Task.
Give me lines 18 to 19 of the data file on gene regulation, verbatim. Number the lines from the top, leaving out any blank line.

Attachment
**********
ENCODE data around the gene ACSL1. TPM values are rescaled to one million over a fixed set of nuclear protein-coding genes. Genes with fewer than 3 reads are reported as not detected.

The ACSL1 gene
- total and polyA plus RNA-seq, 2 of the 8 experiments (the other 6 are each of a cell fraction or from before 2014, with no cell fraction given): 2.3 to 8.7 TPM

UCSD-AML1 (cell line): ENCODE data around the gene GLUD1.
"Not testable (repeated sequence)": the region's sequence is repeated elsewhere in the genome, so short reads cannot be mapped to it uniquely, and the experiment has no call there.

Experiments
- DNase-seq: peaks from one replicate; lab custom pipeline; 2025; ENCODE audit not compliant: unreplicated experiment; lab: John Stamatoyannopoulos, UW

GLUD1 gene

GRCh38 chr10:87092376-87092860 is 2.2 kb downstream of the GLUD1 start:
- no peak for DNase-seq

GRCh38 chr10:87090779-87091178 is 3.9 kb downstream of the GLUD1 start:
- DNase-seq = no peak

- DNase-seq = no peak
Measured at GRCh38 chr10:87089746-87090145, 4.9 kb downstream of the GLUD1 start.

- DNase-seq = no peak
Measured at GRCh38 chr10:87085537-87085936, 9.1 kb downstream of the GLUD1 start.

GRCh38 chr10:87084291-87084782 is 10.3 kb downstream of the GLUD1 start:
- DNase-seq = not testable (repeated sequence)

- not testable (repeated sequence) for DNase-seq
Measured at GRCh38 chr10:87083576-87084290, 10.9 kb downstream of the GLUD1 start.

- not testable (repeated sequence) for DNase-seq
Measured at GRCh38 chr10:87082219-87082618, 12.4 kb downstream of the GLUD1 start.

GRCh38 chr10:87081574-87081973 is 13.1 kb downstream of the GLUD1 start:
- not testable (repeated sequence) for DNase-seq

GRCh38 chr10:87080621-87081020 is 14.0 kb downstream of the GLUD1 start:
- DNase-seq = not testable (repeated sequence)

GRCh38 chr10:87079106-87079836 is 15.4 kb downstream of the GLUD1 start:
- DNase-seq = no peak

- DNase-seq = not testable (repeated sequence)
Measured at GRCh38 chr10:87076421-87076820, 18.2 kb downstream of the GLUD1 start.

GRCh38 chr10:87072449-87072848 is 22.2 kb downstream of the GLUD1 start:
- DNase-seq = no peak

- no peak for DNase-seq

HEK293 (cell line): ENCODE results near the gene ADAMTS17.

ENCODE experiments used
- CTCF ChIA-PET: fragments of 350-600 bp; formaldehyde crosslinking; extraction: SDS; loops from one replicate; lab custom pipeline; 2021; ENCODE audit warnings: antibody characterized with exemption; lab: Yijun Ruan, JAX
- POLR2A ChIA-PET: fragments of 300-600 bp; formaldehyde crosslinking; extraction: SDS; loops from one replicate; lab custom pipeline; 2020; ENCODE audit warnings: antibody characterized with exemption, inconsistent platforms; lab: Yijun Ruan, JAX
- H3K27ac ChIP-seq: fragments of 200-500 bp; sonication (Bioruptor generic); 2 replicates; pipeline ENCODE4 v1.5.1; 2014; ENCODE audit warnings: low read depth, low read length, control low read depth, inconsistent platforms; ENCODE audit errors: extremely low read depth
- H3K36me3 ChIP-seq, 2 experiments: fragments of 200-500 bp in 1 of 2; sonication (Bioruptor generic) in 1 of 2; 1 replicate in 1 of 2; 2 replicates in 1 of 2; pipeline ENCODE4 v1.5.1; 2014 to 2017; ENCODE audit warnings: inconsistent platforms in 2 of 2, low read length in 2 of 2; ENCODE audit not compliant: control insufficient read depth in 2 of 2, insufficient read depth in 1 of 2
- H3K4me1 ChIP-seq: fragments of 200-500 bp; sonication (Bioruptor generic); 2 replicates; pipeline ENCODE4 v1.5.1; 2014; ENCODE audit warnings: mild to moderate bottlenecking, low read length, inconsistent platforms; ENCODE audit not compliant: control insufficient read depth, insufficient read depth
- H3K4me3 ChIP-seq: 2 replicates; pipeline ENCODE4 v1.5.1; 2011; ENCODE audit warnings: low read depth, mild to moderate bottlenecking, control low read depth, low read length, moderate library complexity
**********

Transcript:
- DNase-seq = not testable (repeated sequence)

- not testable (repeated sequence) for DNase-seq